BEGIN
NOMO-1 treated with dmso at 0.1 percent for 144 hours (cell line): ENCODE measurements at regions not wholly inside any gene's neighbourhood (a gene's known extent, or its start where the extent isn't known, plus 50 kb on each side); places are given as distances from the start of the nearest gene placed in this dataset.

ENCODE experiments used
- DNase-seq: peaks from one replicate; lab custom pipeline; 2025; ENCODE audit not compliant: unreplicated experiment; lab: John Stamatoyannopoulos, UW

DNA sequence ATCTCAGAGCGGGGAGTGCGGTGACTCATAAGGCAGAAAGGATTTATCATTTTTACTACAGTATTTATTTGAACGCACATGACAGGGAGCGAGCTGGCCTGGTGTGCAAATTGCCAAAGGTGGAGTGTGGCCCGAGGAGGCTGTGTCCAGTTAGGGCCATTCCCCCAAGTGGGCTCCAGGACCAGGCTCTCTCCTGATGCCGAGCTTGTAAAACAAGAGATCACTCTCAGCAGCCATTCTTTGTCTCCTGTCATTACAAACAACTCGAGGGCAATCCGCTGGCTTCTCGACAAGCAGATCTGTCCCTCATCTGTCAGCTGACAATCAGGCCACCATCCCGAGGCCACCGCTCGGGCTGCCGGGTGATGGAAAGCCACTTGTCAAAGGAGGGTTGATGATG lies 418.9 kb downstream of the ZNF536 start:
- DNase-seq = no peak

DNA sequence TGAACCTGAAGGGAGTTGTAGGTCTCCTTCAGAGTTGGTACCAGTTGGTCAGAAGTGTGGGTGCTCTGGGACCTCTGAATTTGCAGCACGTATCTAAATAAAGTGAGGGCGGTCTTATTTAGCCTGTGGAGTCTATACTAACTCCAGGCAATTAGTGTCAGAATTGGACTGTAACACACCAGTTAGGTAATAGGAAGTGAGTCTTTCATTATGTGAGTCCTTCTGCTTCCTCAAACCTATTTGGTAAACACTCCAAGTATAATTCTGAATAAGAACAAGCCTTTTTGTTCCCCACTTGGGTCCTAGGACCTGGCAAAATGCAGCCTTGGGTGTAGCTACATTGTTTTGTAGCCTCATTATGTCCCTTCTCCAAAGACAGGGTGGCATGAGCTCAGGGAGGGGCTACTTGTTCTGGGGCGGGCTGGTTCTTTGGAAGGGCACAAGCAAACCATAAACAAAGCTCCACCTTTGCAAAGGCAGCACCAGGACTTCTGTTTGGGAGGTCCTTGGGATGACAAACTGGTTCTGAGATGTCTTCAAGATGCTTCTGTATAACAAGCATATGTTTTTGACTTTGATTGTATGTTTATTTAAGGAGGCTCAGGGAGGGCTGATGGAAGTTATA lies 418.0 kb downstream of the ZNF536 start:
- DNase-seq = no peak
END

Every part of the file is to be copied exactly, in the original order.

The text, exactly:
NOMO-1 treated with dmso at 0.1 percent for 144 hours (cell line): ENCODE measurements at regions not wholly inside any gene's neighbourhood (a gene's known extent, or its start where the extent isn't known, plus 50 kb on each side); places are given as distances from the start of the nearest gene placed in this dataset.

ENCODE experiments used
- DNase-seq: peaks from one replicate; lab custom pipeline; 2025; ENCODE audit not compliant: unreplicated experiment; lab: John Stamatoyannopoulos, UW

DNA sequence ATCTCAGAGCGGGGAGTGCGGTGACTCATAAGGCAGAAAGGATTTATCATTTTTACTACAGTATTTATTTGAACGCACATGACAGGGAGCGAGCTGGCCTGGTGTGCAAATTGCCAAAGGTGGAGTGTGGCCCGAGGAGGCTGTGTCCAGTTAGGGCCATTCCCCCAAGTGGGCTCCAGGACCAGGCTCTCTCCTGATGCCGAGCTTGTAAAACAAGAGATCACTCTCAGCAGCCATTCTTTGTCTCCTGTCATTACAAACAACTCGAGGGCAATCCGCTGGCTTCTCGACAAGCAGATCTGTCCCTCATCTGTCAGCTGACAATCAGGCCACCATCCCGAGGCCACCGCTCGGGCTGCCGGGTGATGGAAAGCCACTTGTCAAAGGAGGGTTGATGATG lies 418.9 kb downstream of the ZNF536 start:
- DNase-seq = no peak

DNA sequence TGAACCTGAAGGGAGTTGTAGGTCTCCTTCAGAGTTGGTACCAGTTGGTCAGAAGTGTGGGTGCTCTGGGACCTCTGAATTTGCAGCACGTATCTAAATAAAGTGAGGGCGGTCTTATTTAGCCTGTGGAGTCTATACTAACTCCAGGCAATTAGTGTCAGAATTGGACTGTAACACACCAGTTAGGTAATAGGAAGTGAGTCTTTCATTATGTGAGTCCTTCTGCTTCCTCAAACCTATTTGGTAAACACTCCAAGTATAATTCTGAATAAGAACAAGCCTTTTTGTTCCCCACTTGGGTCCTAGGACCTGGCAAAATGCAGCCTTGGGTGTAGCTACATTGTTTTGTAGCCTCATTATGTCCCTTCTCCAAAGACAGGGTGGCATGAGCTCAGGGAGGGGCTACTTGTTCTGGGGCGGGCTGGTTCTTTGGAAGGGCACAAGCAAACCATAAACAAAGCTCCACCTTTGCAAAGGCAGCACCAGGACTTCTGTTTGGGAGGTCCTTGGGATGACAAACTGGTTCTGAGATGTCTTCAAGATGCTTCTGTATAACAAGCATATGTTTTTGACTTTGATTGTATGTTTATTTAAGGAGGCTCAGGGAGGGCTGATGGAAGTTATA lies 418.0 kb downstream of the ZNF536 start:
- DNase-seq = no peak